I think the surgeon thought I was a little crazy as she was telling me the results of my pathology report stating the two tumors that were removed and the fact that they do not know if anymore remain in my breast and even where specifically these tumors came from. So, my case now officially became rare and complex. Within 30 minutes I was driving from one hospital to another to meet with the breast surgeon in the Breast Care Center at Regions Hospital in St. Paul, MN. This surgeon was waiting for me to go over all of my options.
I called a friend frantically asking for her to take my daughter after school and that I was just told I have breast cancer. I then called my husband and asked him to meet me at the Breast Center in 15 minutes. As we sat in the small sterile examination room, the doctor walked in and was all of my age and introduced herself as "Amy". She said she does not like to go by Dr. or even her last name. I felt a bit at ease, but continued to hold back the tears as this was all so surreal.
Amy, as she likes to be called, sat with Mike and I for almost 2 hours. She explained my type of cancer (DCIS), what that means and options of treatment. Ductal carcinoma in situ (DCIS) is a common non-invasive breast cancer that is found in the milk ducts of the breast. Non-invasive means that it cannot and will not spread to lymph nodes and is not considered terminal. Whew!
I was told that possible treatments for DCIS include:
Tamoxifen - and estrogen suppressing medication - since estrogen feeds cancer cells - that I would take for five years
Radiation - to my entire right breast - since they have no clear margins or idea where the cancer came from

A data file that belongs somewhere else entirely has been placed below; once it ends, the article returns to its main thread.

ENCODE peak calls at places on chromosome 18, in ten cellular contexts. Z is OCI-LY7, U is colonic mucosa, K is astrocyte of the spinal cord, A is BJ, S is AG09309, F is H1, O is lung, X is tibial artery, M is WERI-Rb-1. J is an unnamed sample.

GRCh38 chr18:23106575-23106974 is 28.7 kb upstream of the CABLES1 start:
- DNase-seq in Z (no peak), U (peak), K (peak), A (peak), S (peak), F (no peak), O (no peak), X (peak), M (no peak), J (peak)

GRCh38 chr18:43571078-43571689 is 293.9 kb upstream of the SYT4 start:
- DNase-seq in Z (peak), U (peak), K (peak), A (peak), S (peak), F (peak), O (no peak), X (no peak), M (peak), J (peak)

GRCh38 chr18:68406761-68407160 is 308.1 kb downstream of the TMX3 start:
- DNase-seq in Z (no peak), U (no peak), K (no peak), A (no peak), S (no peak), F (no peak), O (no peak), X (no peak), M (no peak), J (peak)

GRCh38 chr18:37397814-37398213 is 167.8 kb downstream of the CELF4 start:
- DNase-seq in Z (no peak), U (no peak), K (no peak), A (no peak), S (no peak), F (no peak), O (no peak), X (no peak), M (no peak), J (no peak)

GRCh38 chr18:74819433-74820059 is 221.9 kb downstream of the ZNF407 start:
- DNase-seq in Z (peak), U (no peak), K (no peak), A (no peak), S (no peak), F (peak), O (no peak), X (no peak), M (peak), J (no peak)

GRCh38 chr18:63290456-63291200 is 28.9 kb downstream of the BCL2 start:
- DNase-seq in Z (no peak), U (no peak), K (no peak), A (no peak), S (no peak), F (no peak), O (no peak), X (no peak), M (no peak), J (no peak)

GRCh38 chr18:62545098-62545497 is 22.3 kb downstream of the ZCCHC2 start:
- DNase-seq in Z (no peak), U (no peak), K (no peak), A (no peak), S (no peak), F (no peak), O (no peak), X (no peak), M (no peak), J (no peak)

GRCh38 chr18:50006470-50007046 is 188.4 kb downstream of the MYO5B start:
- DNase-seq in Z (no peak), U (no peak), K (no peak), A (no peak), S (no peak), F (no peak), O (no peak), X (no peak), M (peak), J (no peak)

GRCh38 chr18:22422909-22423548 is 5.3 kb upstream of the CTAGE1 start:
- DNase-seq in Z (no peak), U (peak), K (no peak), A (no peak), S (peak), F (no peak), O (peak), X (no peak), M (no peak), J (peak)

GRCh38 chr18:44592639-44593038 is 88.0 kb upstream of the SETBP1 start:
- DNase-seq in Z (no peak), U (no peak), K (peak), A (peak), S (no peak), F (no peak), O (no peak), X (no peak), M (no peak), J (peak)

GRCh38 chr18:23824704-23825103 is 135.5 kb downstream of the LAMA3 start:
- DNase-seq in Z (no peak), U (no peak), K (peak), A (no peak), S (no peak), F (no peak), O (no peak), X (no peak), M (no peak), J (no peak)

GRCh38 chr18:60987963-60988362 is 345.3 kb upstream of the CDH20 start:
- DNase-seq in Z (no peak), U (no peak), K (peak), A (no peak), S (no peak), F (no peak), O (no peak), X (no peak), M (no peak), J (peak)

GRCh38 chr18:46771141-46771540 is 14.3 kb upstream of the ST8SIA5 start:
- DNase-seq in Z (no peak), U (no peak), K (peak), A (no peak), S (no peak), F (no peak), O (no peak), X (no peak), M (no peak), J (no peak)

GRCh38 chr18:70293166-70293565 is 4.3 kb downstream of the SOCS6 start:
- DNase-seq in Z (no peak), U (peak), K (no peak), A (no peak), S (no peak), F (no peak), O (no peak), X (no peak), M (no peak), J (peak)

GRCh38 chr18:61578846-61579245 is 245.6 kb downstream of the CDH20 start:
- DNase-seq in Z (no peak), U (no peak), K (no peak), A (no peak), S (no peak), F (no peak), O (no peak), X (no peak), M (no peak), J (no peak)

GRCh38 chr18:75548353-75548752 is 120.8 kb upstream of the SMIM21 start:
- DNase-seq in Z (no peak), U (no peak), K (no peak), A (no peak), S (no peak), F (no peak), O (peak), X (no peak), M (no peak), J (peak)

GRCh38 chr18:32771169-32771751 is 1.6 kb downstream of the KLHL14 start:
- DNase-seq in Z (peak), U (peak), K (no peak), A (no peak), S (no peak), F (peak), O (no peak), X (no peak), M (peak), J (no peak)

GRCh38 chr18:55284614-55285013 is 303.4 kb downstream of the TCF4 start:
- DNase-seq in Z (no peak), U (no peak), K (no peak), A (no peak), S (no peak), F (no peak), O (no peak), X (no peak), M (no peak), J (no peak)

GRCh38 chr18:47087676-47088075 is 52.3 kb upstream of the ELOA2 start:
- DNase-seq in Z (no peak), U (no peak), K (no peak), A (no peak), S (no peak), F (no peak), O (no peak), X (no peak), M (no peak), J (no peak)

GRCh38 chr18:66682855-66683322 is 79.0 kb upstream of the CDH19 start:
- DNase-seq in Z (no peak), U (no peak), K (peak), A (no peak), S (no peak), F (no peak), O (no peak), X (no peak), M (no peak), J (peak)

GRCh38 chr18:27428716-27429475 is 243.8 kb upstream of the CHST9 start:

Alternating mammograms and MRIs every six months to look for cancer
Mastectomy - partial or bilateral with or without reconstruction
My first reaction was to ask Amy, if I was crazy to think about just removing the breasts right now and hopefully never have to worry about breast cancer again. She said that was a very natural reaction and completely within the scope of treatment options if I so choose. Of course, at this point I was only 10 tens into the healing process from my breast reduction surgery that Mike was like, whoa maybe we should slow down and think about all of this.
After almost two hours of listening to Amy tell us all about DCIS, treatments and coming up with a plan to heal for 2 months and then have a breast MRI, Mike and I left the office in shock. I wasn't sure what to do or say to anyone at this point, but I did feel better knowing that I was not given a certain amount of time left to live and I wasn't facing chemotherapy at this point.
The next month would be full of appointments with my plastic surgeon, an oncologist, a radiation oncologist and eventually a genetic specialist. I plan to take the summer to heal and wait for the results of my upcoming breast MRI.